Former KU players embarrass NBA

By Jason Whitlock
Updated: September 4, 2008

Mario Chalmers

Mario Chalmers

KANSAS CITY — Coaches love to say that an athlete’s character is revealed in times of adversity. So what exactly is revealed in times of success?

I pondered that question when I learned that Darrell Arthur and Mario Chalmers had been booted from the NBA’s rookie symposium in New York after they were allegedly busted smoking marijuana in their hotel room.

It seems as if it has been nothing but bad news and bad publicity ever since the Kansas Jayhawks won the NCAA basketball national championship. Let’s see, since Mario slayed the Memphis Tigers, here’s what we’ve heard about Kansas hoops:

•Sherron Collins asked a woman to say hello to his little, fully exposed friend in an elevator.

•A teacher was accused of falsifying Arthur’s high school grades so he could qualify for a scholarship at Kansas.

•Freshman Markieff Morris opened fire with a BB gun and hit a woman.

•And now Arthur and Chalmers embarrassed themselves breaking legal and common-sense laws while attending a seminar set up for the express purpose of explaining to them how to avoid embarrassment.

Look, I’m not going to climb on some high horse and pretend that the Kansas basketball team is shooting a version of “Boys Gone Wild.” I was once young and dumb. Now I’m just dumb.

But I also don’t want to pass this off as something that should be ignored. Success breeds arrogance, and arrogance breeds foolishness.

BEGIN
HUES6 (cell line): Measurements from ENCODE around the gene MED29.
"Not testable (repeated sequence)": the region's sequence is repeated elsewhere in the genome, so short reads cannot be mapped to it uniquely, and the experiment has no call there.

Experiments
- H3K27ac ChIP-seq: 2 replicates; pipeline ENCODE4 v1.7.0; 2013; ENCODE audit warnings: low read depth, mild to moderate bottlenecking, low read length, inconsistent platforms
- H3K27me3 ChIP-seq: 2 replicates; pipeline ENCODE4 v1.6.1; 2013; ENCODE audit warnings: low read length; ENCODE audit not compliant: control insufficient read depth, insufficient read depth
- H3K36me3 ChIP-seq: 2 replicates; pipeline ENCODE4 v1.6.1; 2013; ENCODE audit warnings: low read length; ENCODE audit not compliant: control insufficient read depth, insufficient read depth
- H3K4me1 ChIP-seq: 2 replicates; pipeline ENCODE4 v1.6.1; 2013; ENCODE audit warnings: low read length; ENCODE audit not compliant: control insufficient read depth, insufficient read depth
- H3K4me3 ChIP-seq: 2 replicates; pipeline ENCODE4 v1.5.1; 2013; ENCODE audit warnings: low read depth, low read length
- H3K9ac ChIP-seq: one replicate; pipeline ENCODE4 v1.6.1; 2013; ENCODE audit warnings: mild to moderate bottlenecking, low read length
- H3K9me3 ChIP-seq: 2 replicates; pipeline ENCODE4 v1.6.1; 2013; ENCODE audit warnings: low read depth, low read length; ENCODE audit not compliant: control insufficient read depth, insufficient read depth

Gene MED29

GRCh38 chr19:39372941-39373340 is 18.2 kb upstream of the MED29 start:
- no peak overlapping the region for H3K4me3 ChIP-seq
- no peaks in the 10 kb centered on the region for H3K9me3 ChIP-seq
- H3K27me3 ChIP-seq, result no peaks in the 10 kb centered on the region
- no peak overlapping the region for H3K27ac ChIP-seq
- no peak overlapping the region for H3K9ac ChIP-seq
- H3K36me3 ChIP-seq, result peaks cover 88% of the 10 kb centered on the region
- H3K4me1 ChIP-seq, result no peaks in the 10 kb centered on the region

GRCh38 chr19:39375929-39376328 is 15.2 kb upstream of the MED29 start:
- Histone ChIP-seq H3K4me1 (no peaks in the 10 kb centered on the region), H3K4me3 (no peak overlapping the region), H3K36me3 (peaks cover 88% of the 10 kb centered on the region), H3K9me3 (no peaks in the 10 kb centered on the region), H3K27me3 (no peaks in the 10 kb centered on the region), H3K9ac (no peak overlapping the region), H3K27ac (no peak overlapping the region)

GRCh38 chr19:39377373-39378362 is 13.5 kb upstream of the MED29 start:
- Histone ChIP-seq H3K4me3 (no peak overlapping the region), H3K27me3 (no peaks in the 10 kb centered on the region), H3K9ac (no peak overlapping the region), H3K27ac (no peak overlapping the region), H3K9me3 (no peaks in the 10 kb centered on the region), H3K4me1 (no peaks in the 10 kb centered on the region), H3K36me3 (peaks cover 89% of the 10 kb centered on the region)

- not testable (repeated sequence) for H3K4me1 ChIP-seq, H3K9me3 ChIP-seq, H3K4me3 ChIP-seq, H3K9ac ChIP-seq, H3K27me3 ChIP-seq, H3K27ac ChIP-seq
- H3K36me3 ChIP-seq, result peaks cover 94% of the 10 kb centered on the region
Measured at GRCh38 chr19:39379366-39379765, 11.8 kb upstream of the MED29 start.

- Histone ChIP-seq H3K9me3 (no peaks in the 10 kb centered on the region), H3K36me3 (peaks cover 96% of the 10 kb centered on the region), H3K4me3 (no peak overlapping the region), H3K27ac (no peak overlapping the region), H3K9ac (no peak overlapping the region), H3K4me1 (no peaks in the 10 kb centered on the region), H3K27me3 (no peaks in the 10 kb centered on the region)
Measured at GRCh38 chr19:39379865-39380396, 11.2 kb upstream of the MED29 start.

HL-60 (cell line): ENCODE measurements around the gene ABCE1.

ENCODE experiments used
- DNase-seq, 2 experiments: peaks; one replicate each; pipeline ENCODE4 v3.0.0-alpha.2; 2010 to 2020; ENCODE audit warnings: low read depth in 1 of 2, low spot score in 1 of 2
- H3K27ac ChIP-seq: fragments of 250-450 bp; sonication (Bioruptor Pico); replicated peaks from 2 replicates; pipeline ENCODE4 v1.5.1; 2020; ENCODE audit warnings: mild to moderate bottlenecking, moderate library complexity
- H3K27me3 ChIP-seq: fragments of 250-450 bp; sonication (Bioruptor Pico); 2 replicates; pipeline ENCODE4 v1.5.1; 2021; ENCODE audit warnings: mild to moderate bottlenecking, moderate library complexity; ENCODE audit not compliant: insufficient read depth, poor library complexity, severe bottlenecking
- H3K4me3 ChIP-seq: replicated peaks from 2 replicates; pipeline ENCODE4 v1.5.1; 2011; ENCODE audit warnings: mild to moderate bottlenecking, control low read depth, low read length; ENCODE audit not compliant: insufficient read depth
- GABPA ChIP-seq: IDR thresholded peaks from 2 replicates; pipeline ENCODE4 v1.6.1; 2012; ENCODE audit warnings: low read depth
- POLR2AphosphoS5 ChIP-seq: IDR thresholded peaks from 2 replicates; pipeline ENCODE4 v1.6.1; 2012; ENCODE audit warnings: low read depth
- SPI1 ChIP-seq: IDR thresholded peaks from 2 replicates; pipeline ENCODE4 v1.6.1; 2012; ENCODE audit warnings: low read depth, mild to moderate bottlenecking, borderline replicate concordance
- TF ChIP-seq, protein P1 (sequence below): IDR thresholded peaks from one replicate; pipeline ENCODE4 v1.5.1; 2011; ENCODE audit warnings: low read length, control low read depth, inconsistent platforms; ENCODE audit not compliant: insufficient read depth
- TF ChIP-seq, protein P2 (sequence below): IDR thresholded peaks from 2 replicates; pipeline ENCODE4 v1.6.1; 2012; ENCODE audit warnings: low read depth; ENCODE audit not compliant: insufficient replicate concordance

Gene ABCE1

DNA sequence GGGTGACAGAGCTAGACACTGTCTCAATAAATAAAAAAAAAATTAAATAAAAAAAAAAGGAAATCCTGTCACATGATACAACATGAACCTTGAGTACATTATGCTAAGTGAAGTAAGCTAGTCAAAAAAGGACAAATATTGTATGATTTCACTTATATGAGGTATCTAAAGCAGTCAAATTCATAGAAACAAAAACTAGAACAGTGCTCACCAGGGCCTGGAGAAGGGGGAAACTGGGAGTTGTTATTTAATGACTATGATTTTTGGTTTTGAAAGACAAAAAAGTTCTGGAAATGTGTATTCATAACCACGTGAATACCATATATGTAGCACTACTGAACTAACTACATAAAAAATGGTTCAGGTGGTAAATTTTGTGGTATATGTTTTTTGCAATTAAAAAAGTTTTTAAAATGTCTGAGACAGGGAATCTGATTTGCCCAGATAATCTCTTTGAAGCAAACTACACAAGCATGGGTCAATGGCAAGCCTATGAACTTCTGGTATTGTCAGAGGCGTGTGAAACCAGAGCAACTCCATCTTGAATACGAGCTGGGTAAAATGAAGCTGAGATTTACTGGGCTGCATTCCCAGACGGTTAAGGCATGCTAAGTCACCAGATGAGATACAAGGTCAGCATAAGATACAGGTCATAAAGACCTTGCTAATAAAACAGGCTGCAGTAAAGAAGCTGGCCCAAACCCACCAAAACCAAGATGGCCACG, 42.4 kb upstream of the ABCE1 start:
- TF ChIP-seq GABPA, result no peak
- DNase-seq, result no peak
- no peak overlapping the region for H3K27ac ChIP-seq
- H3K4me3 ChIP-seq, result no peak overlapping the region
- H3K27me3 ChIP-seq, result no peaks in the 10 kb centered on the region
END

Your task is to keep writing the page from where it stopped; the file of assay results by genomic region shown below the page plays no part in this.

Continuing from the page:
Arthur and Chalmers come off as dangerously foolish with their post-championship behavior. They don’t seem to get the fact that the NBA absolutely doesn’t need them.

The NBA is an extremely image-conscious league. Commissioner David Stern couldn’t care less about a late-first round and a second-round pick, especially if they can’t get on board with promoting the league properly.

Chalmers and Arthur are not Michael Beasley, a ratings-driver that the league would closet with protection.

Chalmers should have stayed at Kansas for his senior season. You don’t leave school early to be a second-round pick. His foolish decision to jump early revealed a childish arrogance.

Yes, he played well during NBA summer league play, and he has a chance to contribute to the Miami Heat this season. But as a second-round pick, he’s expendable.

Arthur completely mismanaged his entire pre-draft experience. I was in Las Vegas this summer when the NBA summer league came to town. Arthur and his AAU coach-turned-agent were laughingstocks among NBA followers, scouts, agents and some coaches. Arthur’s pre-draft preparations were amateurish at best and irresponsible in the minds of most seasoned NBA people.

The inaccurate rumors about his health would have easily been squashed by a real agent. He would have kept all his appointments with NBA teams. Arthur should have been one of the first 18 picks in the draft. Instead, he nearly fell out of the first round.

Chalmers and Arthur are damaging their futures with arrogance.

The NBA takes its rookie transition program very seriously. I spoke at the program last year. And I’m scheduled to speak there again on Friday. I know firsthand how seriously this seminar is viewed by the league.

Stern and Billy Hunter, the head of the players’ association, put a tremendous amount of emphasis on this weeklong program. The players are taught how to dress, how to deal with the media, groupies, agents, friends, family, teammates, neighbors, etc.

What happened to Chalmers and Arthur isn’t the equivalent of getting kicked out of practice. It’s the equivalent of getting pushed into the same corner that eventually led to Ron Artest’s one-year suspension.

They were fined $20,000 apiece and might start the season on the suspended list. I know they will be forced to attend and complete next year’s rookie transition program.

Obviously, there’s no reason to give up on Chalmers and Arthur. Yes, they’re demonstrating signs of immaturity, but it’s never too late to grow up. They’re good kids.

Let’s hope this helps them realize that their decision to leave college meant it was time to transition from boys to men.